Spongebob Causes ADHD?

I recently did some testing with a second grade boy because his dad was concerned about his impulsive behavior.  The boy’s father had a conference with the Palm Beach Schools teacher and the teacher said the boy talks excessively, rushes through his school work, finishes so quickly that he walks around and disturbs other children, and slides out of his chair.  If you have a son does this sound familiar?  The types of behaviors the teacher and dad described could be related to ADHD.  After all, they sound like ADHD types of behaviors since impulsivity and lack of attention to detail are characteristics of ADHD.

The dad continued to say the boy has a short attention span at home, bounces from activity to activity, and does not complete tasks.  The boy does enjoy TV and especially Spongebob.  What surprised me was that the boy’s father asked me, “Does Spongebob cause ADHD?”  I replied, “No.” There is no direct link to Spongebob causing ADHD.  There was a study in 2011 that suggested watching just nine minutes of that program can cause short-term attention and learning problems in 4-year-olds.   Sixty kids were assigned to groups that watched Spongebob, Caillou, or drew.  The kids that watched Spongebob performed lowest on measures administered immediately after the activity.  However the study was severely limited in that it did not test kids before watching TV.  Thus, we don’t really know if these kids were lower to begin with or if it was something about the TV program.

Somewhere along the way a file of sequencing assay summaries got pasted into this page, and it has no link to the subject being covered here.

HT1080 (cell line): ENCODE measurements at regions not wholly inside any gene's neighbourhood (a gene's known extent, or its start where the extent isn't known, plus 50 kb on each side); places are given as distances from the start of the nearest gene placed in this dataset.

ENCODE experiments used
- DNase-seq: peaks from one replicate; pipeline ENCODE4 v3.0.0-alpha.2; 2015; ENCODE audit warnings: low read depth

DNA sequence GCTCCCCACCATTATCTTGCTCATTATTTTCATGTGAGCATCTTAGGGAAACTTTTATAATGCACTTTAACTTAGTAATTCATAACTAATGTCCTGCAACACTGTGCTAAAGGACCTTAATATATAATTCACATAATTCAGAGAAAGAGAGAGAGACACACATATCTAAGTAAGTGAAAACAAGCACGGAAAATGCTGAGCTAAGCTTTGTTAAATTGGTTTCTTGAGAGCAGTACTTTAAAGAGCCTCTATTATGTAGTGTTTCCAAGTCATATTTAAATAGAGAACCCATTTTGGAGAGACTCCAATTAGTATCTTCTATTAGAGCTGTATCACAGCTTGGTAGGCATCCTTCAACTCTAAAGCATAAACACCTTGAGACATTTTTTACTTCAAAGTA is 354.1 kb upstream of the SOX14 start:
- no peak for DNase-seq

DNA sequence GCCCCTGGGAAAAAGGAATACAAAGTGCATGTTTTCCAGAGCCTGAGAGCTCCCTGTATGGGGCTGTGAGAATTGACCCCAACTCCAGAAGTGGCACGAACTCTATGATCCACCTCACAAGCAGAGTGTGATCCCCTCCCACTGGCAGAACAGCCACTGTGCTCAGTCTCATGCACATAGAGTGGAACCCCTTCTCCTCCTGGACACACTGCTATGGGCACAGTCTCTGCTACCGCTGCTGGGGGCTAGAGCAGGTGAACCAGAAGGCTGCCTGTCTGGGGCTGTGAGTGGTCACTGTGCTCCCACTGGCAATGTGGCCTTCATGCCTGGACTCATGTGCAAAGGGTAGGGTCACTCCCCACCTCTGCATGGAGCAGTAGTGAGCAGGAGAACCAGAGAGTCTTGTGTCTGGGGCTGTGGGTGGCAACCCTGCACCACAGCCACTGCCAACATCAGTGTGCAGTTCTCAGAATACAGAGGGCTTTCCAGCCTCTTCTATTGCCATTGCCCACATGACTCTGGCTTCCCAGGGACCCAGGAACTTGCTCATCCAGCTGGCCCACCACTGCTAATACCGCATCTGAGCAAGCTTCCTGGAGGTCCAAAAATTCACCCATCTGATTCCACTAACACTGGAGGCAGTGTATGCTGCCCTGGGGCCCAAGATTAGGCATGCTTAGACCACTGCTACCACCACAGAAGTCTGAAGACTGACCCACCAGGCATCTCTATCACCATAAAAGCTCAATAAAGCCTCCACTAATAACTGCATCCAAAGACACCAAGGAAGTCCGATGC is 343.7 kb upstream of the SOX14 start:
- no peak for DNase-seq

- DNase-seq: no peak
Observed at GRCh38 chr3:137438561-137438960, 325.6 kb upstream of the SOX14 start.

In preparing for and writing my book, “Raising Boys with ADHD”, we found no strong evidence to create a direct link between TV shows causing ADHD.  The message here is don’t let your son watch endless hours of TV.  Continue to use common sense in limiting your boy’s access to TV, videogames, and even iPad apps.

I offer comprehensive testing for ADHD/ADD.  It should include more than just a behavioral checklist or rating scale.  When I test a child for ADD/ADHD it includes neuropsychological tests of attention and executive functioning.  Most kids with ADHD have significant difficulties on these types of tests.  Thus, it removes the subjectivity of a person’s opinion on the rating scale.  Direct testing, observation, interviewing the teacher and parents, are all just as important as any one rating scale.  If you are concerned your boy or girl may have ADHD then contact me to get testing.  Most parents believe the insight gained in testing gives them peace of mind and specific direction for helping their child.  They don’t waste time and resourses doing things that don’t help the child.